Reference > Brewer’s Dictionary > Narcissus (The).

E. Cobham Brewer 1810–1897. Dictionary of Phrase and Fable. 1898.
Narcissus (The).
This charming flower is named from the son of Cephisus. This beautiful youth saw his reflection in a fountain, and thought it the presiding nymph of the place. He tried to reach it, and jumped into the fountain, where he died. The nymphs came to take up the body that they might pay it funeral honours, but found only a flower, which they called Narcissus, after the name of the son of Cephisus. (Ovid’s Metamorphoses, iii. 346, etc.)   1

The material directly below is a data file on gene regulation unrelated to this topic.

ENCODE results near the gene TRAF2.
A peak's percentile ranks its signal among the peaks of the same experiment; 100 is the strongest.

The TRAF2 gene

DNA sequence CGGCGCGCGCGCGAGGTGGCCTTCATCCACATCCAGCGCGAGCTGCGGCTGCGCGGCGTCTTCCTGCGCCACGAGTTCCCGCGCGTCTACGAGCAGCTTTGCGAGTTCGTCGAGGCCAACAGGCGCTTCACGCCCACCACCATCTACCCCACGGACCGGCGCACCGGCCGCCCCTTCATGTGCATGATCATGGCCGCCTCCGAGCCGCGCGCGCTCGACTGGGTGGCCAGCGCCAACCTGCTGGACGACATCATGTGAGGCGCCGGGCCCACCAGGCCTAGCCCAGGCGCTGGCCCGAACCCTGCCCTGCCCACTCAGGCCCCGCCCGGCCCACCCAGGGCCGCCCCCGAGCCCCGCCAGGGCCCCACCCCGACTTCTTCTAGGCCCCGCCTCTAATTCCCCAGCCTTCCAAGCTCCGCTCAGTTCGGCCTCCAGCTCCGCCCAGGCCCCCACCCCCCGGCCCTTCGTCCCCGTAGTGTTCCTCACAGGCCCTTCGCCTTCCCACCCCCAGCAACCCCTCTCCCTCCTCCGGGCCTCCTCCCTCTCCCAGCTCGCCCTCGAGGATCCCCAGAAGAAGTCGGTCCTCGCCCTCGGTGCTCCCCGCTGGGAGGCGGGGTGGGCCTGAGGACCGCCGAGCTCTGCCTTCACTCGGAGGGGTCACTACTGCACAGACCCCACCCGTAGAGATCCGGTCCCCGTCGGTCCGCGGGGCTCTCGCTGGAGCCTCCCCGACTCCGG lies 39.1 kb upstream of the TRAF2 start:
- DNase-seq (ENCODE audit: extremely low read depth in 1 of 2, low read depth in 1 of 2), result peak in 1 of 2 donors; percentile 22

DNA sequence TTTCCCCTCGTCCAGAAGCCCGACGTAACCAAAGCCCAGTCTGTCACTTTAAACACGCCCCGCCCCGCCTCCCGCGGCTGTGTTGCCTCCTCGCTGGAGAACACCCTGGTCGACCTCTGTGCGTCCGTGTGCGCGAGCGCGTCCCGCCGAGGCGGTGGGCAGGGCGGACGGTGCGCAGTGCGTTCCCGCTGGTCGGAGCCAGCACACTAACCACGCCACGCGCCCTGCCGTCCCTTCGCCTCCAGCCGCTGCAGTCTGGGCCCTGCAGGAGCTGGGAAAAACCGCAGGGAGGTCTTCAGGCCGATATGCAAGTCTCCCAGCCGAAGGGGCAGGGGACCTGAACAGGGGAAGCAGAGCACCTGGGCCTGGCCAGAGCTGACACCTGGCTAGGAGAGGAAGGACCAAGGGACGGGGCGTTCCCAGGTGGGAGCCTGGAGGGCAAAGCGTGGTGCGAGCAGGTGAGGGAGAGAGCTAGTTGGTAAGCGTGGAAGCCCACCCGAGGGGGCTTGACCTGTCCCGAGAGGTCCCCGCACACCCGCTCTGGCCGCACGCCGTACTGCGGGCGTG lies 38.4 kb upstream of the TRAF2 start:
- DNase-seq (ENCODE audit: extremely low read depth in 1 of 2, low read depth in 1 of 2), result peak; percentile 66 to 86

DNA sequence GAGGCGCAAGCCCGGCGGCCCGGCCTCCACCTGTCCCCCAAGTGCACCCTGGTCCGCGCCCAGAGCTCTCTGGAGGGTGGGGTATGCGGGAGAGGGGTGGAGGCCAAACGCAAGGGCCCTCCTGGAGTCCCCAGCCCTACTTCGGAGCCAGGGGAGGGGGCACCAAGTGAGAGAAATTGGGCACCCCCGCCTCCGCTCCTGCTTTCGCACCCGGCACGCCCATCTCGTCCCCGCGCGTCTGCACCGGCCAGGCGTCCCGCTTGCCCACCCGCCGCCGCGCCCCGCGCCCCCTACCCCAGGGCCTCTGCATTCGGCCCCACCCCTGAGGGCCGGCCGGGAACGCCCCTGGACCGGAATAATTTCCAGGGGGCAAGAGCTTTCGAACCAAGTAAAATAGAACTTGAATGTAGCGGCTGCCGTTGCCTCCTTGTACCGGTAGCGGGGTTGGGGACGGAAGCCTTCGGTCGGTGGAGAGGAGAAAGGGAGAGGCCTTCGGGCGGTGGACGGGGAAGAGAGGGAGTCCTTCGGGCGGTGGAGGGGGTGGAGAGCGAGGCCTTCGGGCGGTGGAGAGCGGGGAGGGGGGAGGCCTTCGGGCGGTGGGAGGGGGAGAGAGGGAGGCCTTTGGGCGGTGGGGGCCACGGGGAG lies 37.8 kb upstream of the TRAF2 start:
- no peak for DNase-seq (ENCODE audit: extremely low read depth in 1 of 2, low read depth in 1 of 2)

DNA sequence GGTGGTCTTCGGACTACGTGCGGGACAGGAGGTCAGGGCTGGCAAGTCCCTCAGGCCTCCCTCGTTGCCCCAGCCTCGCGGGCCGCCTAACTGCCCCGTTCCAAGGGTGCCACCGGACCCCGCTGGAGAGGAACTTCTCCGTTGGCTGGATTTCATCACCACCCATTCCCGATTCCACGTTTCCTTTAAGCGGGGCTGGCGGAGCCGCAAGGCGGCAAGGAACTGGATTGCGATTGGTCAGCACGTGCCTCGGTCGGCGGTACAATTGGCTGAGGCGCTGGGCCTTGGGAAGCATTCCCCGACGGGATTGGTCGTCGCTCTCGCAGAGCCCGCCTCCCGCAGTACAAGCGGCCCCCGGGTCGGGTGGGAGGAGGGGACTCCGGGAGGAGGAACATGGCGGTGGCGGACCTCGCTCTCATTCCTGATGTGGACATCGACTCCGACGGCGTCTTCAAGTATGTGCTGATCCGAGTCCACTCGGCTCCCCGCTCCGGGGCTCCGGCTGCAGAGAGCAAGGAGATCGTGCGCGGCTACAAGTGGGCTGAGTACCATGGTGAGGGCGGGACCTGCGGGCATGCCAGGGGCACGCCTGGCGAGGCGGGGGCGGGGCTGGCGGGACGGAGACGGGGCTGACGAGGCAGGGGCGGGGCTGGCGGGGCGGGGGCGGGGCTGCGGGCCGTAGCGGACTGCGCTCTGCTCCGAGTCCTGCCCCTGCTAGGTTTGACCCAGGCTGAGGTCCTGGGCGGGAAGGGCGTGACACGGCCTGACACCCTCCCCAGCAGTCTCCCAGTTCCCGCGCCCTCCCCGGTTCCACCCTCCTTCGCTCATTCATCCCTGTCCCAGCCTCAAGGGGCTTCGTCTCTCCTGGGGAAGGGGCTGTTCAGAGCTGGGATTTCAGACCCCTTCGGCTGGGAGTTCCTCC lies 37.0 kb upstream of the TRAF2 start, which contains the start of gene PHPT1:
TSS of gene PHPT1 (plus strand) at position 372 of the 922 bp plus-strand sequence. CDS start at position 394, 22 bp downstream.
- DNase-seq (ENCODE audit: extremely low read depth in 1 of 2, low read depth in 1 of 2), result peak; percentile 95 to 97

Plutarch says the plant is called Narcissus from the Greek narke (numbness), and that it is properly narcosis, meaning the plant which produces numbness or palsy.
“Sweet Echo, sweetest nymph that liv’st unseen …
Canst thou not tell me of a gentle pair,
That likest thy Narcissus are?”
Milton: Comus, 235, etc.
   Echo fell in love with Narcissus.   2



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